Remove the pot from the oven, and allow to cool for about 5 minutes. Taste to make sure the seasoning is to your liking, and adjust if needed. To serve, spoon 2 eggs into a bowl along with some of the chickpea-studded broth. Top with a sprinkling of parsley. Serves 1 with another meal leftover. This dish is even better on day 2.

Portuguese-style stewed pork

It’s winter in Chicago. Although we’re having a really mild one, I’m getting tired of bundling myself in the same calf-length, sleeping bag-esque Chicagoan’s winter coat every time I leave the house. I think it’s all this bundling and unbundling in preparation for braving the outdoors that makes me crave more meat than usual.

Katie and Marge trudge through the West Loop for cocktails, photo by Caroline Connelly

Those of you who have spent any time with me at all know that pork is one of my most favorite things. In any form–steak, chops, belly, jowls, ribs, shoulder or ham–it is fatty, luxurious and satisfying. Pork shoulder is particularly great to cook with because it’s inexpensive and likes long, slow cook times.

I found this recipe in the colorful little recipe box that came with my tagine, which I got for Christmas a few years back. The sleeper hit of this stew for me was the lemon. Cooking thinly sliced lemon creates this heavenly, softened acidity, and the essential oils in the peel perfume the savory pork with a hint of bright citrus.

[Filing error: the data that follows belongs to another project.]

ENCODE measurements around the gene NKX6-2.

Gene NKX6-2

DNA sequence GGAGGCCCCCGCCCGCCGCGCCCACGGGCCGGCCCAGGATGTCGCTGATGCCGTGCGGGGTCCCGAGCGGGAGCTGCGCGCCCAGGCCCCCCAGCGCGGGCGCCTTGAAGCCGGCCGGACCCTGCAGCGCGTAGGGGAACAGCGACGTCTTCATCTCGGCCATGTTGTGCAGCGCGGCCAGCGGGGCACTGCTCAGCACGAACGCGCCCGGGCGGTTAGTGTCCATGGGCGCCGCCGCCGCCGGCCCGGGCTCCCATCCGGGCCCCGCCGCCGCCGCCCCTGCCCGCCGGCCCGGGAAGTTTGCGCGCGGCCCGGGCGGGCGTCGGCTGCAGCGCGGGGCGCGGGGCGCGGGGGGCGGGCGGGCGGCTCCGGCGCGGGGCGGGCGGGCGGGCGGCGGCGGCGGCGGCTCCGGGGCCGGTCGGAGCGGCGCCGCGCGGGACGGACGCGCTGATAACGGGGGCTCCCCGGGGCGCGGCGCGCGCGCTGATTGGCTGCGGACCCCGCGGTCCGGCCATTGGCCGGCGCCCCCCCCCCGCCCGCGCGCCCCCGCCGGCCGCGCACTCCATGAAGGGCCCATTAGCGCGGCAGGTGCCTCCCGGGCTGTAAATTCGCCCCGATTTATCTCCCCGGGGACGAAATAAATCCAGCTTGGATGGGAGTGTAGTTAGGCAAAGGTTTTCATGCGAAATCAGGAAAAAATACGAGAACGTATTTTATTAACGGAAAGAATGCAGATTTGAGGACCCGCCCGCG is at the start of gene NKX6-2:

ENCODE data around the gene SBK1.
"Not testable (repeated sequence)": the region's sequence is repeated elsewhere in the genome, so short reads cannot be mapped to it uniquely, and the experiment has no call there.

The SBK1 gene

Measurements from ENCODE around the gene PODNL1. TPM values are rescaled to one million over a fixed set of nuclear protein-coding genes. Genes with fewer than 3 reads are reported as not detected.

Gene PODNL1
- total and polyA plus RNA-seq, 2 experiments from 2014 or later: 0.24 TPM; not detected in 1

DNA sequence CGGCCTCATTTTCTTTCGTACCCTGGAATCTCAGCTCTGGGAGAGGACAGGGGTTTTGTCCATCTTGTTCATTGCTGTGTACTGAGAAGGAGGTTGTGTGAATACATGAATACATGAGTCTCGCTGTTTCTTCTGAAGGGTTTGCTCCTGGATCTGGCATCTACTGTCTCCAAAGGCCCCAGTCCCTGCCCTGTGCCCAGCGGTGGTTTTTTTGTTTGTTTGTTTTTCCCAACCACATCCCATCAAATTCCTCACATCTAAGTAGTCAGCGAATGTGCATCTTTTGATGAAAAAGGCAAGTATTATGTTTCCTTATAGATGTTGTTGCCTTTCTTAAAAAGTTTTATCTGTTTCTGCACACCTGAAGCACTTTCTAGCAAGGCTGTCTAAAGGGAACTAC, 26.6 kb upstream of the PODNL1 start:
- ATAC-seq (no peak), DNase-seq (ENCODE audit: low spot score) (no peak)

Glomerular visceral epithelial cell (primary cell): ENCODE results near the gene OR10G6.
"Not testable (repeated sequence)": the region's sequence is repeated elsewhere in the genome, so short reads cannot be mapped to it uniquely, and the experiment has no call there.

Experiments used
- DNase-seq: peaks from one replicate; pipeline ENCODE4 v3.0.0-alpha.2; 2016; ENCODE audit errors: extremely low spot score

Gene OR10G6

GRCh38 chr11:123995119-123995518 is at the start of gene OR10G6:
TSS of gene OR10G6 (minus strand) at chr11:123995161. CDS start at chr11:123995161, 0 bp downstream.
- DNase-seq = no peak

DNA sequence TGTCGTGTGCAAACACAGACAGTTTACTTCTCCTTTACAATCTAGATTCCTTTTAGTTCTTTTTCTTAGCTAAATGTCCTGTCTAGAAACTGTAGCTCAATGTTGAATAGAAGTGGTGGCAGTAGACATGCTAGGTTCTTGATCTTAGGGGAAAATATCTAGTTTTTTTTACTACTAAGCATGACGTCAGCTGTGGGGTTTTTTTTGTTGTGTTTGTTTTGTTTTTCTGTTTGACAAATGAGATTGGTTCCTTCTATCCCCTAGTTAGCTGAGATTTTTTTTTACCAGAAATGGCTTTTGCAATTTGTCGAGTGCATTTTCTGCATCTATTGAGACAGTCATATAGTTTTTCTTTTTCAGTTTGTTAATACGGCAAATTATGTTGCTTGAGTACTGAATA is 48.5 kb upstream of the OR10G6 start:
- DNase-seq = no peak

I like serving this with my oven-baked fries, which I’ll toss with some of the toasted cumin seed, salt and pepper.

Portuguese stewed pork

    2 tablespoons cumin seed, toasted and ground
    2 teaspoons sweet paprika
    Salt and freshly ground pepper, to taste
    1/2 cup cilantro, roughly chopped and divided
    2 tablespoons lemon juice
    2 lbs. boneless pork shoulder, cut into 1-in. cubes
    Olive oil, as needed
    1 medium onion, roughly chopped
    3 large cloves garlic, minced
    1 cup dry white wine
    1 cup chicken broth
    1/2 lemon, cut in paper-thin slices and quartered

Method: Combine the cumin, paprika, 1 teaspoon salt, 2 teaspoons pepper, half the cilantro and lemon juice in a bowl. Rub this paste into the pork and marinate for two hours at room temperature (you could also marinate it up to 8 hours in the refrigerator–just be sure to bring it to room temp before cooking).

Heat 2 tablespoons olive oil in a heavy skillet or Dutch oven over high heat, and add the pork chunks in a single layer. (You may have to do this in batches.) Sear on all sides until golden brown. Remove the pork, and cover it with foil to keep warm.

Add a bit more olive oil to the pan; add the onion and sauté for about 10 minutes, until soft. Add the garlic and cook for 1 minute until fragrant. Deglaze the pan with the wine. Slide the pork back into the pot and add just enough stock to cover the meat about halfway. Bring to a boil, reduce the heat, cover the pot and simmer over low heat for 2 hours, until the pork is falling apart.

Add the lemon slices to the pot during the last 10 minutes of cooking.

Check the seasoning, and adjust as needed. Sprinkle the pork with the remaining cilantro, and serve.